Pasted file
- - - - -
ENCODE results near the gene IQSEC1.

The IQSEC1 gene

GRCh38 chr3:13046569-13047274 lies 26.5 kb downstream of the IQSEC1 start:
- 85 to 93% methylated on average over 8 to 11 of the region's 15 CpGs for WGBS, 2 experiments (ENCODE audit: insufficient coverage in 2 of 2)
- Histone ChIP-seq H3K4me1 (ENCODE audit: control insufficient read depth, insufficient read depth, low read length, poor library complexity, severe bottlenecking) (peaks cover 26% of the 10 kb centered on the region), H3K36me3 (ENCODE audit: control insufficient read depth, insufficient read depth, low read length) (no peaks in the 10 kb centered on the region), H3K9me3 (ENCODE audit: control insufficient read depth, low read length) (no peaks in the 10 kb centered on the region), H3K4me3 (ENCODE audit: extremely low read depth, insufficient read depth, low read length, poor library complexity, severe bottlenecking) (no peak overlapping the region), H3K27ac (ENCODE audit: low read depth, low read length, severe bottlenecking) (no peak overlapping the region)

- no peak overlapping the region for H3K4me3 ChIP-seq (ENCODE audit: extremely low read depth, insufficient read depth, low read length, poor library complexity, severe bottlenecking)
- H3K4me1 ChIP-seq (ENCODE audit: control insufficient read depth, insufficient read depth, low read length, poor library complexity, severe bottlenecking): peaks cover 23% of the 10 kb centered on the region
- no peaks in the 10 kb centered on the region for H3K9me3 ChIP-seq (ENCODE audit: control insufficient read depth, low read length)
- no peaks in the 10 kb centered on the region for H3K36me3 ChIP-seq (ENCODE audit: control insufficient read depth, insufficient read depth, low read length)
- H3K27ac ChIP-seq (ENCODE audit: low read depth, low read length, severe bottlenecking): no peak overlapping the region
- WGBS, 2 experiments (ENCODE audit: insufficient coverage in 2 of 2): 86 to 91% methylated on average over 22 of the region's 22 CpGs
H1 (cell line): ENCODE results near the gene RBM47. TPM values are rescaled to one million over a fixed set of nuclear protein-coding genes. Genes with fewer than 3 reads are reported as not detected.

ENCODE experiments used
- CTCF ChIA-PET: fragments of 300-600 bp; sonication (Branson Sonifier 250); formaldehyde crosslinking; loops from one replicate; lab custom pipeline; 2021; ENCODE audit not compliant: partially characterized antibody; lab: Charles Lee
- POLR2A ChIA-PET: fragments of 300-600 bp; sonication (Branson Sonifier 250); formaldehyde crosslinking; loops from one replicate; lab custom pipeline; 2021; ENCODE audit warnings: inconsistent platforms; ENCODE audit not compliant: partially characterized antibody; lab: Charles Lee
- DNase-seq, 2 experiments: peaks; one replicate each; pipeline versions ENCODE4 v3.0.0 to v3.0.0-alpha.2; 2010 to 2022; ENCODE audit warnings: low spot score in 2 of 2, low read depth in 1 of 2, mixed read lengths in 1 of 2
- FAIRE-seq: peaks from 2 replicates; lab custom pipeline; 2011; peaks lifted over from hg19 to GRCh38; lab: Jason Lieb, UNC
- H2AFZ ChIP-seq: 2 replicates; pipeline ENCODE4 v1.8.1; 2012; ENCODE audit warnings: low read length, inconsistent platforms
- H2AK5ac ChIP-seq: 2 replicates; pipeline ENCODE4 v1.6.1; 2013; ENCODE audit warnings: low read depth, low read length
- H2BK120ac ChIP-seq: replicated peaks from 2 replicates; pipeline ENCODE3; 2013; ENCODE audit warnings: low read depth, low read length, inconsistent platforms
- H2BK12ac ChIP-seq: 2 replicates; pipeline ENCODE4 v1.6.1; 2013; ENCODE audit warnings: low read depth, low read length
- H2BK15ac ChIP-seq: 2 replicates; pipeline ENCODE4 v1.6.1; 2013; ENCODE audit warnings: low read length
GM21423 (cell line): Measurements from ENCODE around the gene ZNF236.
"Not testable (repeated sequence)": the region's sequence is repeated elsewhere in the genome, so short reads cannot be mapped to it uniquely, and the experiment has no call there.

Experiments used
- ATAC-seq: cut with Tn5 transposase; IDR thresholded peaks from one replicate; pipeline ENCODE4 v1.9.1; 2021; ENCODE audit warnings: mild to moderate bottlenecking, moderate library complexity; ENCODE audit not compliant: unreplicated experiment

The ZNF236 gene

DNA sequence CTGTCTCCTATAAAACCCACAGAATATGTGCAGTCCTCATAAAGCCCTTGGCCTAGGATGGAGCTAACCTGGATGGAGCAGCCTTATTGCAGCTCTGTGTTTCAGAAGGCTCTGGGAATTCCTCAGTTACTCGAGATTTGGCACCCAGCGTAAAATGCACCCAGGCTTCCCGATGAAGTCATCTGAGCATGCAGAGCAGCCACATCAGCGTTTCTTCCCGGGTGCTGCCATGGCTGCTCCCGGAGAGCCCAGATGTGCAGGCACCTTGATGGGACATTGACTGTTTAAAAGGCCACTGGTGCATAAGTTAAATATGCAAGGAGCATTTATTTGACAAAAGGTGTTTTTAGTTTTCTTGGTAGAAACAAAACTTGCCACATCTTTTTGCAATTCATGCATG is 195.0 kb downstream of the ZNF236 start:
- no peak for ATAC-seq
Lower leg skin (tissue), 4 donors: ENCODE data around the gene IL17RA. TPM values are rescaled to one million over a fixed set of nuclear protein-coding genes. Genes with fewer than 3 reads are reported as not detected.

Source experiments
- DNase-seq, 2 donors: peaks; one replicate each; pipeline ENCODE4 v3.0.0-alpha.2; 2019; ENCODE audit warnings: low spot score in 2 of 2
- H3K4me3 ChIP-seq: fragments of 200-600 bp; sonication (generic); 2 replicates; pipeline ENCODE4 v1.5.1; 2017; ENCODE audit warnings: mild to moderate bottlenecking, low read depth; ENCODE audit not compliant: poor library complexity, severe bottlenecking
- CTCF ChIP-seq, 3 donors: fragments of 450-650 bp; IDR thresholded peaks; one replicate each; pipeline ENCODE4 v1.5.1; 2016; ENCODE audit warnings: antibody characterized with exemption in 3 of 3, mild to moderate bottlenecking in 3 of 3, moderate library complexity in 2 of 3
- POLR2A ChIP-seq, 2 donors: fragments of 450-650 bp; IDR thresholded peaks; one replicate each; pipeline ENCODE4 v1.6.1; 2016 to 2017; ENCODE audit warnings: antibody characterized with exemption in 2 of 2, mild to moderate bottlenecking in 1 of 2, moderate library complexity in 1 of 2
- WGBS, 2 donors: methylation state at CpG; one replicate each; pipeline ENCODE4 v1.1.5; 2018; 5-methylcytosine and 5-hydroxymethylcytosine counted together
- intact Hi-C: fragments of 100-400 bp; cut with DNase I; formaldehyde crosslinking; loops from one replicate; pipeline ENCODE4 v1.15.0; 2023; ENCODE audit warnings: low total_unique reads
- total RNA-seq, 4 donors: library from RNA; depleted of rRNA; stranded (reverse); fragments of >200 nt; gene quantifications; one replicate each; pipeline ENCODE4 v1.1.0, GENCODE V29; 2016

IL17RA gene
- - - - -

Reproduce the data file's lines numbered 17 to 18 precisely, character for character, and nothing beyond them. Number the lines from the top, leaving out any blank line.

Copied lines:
- FAIRE-seq: peaks from 2 replicates; lab custom pipeline; 2011; peaks lifted over from hg19 to GRCh38; lab: Jason Lieb, UNC
- H2AFZ ChIP-seq: 2 replicates; pipeline ENCODE4 v1.8.1; 2012; ENCODE audit warnings: low read length, inconsistent platforms